THE INTENSITY OF CENTRAL AMERICAN ECONOMIC INTEGRATION
Luis René Cáceres Carlos Arturo Imendia
Since its beginnings in 1961, the Central American Economic Integration Program has been sustained by the specific functions of certain propelling mechanisms such as specialized regional organizations, common external tariffs, and a unified regime of fiscal incentives for investment, all operating within a context of free trade among the five Central American countries. Throughout all this, it is the free trade environment that has received the most attention. In fact, several studies have demonstrated that, through intraregional trade flows, these countries emit and receive significant stimuli to economic growth, making evident the high degree of economic interdependence that exists among them ( Cáceres, 1979b, pp. 191-99).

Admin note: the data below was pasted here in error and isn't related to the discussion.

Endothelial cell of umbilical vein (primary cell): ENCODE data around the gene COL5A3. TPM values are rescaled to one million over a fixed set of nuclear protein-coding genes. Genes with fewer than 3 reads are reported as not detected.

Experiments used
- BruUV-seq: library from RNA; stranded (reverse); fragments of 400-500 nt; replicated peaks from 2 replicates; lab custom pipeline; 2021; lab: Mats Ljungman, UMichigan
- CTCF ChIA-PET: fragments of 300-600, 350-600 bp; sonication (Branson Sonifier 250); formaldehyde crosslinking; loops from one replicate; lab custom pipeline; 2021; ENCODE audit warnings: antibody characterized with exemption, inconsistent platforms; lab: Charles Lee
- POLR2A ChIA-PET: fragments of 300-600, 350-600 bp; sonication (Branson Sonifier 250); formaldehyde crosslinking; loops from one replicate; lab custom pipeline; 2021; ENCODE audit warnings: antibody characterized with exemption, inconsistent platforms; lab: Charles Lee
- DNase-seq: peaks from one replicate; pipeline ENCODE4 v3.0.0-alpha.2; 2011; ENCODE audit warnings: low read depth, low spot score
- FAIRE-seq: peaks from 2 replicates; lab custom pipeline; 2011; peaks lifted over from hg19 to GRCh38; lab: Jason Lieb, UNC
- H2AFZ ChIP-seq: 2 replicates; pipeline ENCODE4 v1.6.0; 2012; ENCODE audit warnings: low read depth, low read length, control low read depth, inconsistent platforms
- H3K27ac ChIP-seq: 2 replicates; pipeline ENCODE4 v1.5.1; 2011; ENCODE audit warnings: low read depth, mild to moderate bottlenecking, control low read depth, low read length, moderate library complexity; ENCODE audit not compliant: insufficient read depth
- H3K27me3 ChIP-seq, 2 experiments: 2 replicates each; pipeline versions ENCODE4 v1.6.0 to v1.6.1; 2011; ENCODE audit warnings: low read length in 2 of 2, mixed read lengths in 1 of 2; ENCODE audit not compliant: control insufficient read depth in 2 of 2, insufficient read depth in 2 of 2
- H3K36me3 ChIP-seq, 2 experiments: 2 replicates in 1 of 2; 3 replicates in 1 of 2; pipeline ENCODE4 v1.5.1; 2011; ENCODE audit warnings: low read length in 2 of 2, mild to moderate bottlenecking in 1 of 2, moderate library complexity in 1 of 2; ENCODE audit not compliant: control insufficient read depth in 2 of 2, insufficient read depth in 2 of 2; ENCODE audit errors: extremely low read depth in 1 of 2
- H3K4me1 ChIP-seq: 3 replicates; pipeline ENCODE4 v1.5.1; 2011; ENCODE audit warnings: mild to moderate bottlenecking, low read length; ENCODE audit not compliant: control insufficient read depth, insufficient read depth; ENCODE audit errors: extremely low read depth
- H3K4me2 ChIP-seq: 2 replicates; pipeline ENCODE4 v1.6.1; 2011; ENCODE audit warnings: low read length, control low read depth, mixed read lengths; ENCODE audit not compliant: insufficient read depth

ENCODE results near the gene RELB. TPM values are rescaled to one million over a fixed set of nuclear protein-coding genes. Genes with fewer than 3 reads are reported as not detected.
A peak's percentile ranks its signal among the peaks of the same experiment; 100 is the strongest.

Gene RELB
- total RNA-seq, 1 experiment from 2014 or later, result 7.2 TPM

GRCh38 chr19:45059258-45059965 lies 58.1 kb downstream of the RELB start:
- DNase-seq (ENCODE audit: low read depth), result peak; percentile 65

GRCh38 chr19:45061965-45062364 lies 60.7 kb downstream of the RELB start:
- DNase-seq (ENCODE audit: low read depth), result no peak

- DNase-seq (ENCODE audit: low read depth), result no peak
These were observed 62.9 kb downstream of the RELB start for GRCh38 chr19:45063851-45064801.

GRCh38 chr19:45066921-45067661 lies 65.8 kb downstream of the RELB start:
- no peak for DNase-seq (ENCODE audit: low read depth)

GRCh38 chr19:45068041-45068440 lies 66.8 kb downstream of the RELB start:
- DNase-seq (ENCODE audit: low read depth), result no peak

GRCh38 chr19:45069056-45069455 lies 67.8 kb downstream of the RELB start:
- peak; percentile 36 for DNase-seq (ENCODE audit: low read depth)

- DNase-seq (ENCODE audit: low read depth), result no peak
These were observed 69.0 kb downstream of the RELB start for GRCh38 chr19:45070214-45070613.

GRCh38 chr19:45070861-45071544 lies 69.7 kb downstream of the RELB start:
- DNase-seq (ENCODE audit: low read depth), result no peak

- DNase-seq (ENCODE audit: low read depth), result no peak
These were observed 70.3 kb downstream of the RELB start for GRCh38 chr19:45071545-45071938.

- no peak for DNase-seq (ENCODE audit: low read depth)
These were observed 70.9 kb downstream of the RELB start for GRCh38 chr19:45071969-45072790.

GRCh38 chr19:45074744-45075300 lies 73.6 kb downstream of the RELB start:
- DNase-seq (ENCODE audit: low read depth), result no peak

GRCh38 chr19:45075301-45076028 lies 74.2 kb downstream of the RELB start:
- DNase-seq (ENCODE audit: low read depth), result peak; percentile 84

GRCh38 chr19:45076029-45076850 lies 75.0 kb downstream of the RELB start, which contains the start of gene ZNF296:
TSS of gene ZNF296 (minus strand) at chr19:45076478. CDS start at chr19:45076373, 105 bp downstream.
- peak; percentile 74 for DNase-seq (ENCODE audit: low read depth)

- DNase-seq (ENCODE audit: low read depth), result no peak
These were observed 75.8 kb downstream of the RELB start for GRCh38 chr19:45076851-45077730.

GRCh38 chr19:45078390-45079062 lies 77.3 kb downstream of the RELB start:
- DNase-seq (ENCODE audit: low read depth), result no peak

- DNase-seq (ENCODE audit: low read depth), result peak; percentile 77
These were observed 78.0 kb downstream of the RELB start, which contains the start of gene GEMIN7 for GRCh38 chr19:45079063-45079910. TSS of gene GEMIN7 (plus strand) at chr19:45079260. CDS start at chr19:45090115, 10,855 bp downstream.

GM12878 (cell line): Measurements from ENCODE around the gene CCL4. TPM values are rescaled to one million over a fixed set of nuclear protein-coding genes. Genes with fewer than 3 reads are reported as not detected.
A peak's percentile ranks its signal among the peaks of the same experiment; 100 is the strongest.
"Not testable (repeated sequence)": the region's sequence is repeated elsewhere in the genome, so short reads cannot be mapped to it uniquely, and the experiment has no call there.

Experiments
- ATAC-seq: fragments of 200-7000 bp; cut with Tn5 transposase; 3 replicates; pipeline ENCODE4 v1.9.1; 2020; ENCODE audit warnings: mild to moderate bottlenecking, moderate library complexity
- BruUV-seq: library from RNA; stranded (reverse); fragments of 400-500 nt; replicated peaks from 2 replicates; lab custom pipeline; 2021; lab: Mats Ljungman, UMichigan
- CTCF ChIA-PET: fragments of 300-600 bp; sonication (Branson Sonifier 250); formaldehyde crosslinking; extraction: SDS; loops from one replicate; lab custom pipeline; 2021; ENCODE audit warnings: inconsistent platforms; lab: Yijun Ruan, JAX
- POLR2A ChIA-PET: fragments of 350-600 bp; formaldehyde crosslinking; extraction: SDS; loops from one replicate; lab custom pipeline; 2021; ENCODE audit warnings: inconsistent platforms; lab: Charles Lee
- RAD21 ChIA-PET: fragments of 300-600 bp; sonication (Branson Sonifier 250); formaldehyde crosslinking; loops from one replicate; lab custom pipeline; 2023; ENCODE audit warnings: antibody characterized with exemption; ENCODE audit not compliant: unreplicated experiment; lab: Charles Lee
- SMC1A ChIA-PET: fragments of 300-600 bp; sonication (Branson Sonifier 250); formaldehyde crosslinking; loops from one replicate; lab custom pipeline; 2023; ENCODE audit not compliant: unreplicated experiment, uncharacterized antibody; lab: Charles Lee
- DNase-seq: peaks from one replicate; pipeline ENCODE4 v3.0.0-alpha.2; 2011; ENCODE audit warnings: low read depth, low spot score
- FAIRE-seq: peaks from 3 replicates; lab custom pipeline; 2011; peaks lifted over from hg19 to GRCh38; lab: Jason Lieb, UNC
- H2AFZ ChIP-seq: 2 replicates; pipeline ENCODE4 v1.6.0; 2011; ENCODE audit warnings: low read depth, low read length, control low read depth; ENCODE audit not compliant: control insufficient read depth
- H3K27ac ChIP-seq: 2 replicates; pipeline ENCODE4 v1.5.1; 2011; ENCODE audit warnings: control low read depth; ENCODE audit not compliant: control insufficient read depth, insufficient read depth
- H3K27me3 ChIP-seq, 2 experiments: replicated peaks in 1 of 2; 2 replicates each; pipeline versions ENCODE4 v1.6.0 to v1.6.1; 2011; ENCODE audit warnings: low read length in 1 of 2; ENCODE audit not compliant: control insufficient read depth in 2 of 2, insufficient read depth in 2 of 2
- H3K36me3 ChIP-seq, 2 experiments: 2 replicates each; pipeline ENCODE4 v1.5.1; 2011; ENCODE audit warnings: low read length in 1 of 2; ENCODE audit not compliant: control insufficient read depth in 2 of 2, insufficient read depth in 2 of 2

Interregional trade was highly dynamic in 1980, surpassing the billion dollar mark. Since then, however, it has declined in every consecutive year. Guatemala, with the highest gross domestic product, has consistently shown the highest level of exports. El Salvador was in second place in terms of sales to the inter-regional market until 1981, when Costa Rica surpassed it. Until then, Honduras was in last place, but that position is now occupied by Nicaragua. Trade data permits the consideration of two periods of exchange within the region. The first period, from 1961 to 1980, is characterized by a growth trend, notwithstanding shocks to the traditional export sector, while the second period, from 1981 on, is characterized by a decline in trade flows due to the political and social problems prevailing in these countries, and also to the contraction felt by traditional exports. In effect, there exists a high correlation between the trajectory of traditional exports (coffee, cotton, bananas) and the dynamics of common market trade flows, a phenomenon that has been subject to various studies. 1 + ̲/